In the meantime, RIM is trying to sell its unwanted BlackBerry devices in developing countries, in hopes they'll have more appeal and help create a new market for the future. However, Nokia is aggressively targeting those same countries with its Series 40 OS-based Asha devices and already commands the majority of the non-smartphone market in most of them. Samsung is also increasingly targeting such countries with a mix of Android and Bada smartphones, and Apple is aggressively targeted the growing middle and upper classes in those countries with its iPhone and iPad.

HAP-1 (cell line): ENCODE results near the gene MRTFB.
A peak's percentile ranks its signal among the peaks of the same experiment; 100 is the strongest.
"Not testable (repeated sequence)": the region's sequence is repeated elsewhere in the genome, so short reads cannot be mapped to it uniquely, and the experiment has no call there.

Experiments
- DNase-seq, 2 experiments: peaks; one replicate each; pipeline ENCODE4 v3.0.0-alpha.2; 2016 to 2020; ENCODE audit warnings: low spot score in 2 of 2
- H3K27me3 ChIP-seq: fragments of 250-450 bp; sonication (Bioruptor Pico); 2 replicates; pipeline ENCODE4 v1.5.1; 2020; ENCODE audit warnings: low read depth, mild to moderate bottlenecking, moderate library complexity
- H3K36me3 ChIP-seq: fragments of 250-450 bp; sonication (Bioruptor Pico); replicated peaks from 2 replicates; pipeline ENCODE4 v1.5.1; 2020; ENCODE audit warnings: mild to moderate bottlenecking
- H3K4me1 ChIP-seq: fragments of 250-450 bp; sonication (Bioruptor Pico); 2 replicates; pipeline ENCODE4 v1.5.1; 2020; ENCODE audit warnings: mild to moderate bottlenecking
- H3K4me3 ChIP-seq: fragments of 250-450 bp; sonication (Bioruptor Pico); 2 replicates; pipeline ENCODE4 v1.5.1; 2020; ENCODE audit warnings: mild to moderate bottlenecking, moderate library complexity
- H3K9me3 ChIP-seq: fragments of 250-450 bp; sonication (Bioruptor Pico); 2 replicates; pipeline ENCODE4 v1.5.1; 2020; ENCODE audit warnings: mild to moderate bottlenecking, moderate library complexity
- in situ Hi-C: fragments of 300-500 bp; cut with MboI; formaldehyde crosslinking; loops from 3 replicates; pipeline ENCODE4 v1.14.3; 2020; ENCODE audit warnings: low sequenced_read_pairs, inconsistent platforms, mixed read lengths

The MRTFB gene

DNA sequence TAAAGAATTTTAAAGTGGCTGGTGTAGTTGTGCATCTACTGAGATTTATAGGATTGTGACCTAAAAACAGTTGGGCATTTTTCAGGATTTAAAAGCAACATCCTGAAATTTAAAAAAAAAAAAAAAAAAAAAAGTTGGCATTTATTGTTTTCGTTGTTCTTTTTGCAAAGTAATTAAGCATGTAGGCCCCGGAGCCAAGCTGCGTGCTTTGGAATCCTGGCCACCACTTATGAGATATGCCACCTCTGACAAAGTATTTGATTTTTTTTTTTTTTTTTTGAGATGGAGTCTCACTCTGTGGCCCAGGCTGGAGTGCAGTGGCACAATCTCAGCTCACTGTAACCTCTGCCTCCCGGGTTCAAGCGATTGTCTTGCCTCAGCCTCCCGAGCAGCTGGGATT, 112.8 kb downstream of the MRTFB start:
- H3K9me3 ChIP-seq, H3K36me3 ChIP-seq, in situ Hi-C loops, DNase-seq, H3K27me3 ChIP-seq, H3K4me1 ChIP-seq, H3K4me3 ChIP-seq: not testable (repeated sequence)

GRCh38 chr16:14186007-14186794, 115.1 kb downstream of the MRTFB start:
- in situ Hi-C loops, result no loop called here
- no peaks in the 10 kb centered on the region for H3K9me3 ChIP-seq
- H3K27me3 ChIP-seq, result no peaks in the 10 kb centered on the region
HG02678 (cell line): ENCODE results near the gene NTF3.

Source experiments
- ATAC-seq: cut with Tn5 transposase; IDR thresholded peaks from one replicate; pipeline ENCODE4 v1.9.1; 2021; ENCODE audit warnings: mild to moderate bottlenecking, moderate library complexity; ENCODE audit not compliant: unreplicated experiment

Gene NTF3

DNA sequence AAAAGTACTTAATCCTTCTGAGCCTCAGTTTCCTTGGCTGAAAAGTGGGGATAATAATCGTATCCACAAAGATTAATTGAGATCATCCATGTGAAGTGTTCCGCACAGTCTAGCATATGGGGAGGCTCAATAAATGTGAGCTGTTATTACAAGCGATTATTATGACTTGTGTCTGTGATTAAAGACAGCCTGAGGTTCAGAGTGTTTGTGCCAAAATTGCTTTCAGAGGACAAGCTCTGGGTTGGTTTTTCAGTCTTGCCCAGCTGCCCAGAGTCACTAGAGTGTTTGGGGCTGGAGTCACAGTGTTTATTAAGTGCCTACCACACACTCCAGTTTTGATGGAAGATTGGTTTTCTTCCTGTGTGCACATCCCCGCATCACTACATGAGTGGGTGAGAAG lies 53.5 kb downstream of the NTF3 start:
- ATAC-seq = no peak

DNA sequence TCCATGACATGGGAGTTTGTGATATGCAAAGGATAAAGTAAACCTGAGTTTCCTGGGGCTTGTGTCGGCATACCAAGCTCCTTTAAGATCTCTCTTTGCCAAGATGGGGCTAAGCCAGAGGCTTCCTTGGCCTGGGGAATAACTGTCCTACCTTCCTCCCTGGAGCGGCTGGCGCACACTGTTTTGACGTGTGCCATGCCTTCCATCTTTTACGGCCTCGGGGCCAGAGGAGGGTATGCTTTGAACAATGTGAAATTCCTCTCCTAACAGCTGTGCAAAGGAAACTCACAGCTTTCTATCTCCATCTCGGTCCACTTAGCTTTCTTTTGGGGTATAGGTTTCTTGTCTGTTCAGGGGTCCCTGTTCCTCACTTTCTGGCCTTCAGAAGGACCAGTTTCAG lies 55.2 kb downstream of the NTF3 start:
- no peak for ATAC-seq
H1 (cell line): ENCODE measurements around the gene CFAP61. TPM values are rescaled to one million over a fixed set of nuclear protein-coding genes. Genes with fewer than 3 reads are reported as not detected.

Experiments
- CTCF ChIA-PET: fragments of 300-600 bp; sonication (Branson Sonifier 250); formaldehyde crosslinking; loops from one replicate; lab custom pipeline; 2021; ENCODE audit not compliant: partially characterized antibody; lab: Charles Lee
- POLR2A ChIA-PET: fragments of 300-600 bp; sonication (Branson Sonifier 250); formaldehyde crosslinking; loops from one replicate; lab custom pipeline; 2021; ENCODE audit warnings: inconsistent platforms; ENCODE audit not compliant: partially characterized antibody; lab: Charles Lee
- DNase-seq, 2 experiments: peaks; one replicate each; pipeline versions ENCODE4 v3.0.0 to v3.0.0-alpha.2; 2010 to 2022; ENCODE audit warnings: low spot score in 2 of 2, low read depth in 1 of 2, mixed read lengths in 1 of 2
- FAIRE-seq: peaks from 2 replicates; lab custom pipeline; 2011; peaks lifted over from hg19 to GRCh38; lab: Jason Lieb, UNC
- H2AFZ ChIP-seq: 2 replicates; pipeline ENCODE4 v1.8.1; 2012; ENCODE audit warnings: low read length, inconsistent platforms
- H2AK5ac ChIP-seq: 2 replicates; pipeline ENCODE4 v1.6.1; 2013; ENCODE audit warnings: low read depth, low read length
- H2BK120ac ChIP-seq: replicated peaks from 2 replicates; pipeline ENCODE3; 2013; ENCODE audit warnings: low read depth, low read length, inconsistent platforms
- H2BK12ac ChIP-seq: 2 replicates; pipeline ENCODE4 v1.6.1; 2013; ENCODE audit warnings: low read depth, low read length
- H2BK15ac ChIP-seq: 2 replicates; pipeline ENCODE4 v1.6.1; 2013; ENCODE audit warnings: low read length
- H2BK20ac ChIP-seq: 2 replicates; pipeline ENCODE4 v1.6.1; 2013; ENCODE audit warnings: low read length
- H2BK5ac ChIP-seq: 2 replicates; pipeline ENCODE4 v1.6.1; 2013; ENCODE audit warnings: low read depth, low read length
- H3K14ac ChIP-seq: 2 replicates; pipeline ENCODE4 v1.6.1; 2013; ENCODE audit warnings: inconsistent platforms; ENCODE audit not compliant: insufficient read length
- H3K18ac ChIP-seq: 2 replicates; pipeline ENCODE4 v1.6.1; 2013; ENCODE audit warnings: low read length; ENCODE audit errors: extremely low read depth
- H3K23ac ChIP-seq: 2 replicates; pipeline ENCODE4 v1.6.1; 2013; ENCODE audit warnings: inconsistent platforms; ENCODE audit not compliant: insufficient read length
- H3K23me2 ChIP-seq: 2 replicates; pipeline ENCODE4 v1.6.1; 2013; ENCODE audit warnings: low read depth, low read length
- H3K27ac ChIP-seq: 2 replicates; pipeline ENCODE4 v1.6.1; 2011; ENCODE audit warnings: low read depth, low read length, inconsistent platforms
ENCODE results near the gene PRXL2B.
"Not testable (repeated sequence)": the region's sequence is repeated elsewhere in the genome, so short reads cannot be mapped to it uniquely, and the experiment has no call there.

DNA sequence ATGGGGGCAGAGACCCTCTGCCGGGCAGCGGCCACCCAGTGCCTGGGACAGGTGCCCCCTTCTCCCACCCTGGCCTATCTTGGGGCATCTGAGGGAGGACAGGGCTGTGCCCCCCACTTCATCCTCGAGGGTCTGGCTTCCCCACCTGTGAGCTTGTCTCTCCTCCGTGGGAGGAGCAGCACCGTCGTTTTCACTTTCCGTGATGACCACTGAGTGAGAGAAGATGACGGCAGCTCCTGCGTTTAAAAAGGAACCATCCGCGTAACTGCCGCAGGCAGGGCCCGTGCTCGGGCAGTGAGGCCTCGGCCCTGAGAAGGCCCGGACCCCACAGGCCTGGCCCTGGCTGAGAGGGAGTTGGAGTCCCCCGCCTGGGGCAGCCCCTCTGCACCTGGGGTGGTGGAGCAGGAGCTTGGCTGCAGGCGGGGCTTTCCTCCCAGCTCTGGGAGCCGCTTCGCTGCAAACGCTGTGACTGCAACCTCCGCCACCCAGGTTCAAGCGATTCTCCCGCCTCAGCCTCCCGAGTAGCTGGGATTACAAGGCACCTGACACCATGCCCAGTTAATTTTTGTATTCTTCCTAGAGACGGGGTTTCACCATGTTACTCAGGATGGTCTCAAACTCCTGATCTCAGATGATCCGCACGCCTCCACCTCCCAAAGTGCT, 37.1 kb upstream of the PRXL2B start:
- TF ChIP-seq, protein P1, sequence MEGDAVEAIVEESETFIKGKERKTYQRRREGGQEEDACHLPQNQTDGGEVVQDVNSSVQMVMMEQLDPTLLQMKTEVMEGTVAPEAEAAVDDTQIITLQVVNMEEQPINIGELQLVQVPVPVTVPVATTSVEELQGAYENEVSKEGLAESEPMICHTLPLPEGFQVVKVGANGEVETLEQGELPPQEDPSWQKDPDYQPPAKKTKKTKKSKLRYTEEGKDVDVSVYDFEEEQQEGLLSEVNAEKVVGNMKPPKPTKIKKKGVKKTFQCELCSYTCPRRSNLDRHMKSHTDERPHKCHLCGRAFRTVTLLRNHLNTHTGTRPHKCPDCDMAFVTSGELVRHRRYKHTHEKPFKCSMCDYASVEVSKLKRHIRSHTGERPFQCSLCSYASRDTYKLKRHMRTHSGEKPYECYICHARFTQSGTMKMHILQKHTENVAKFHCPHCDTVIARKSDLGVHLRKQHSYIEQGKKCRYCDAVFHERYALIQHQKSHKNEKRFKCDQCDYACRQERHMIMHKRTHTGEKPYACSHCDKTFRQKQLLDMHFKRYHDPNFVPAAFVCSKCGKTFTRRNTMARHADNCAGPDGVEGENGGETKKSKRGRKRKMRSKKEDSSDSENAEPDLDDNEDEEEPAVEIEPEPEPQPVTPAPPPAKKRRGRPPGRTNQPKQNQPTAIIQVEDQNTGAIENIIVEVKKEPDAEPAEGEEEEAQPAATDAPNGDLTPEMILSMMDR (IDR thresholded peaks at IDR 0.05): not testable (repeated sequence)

RIM co-founder and former co-CEO Jim Balsillie has also left the board of directors, RIM acknowledged in its earnings statement today. Balsillie and Mike Lazaridis had been co-CEOs until 10 weeks ago, when they were replaced by Heins, the former CFO, but both remained on the board. Both had been blamed by investors and the press for RIM's clinging to its original messaging-oriented business model. Balsillie's statements in fall 2010 that mobile apps were a fad were lambasted at the time as a sign RIM's leadership was unable to see the change in the mobile market.
This article, "Back to business is RIM's 'new' BlackBerry strategy," was originally published at InfoWorld.com. Follow the latest developments in business technology news and get a digest of the key stories each day in the InfoWorld Daily newsletter. For the latest developments in business technology news, follow InfoWorld.com on Twitter.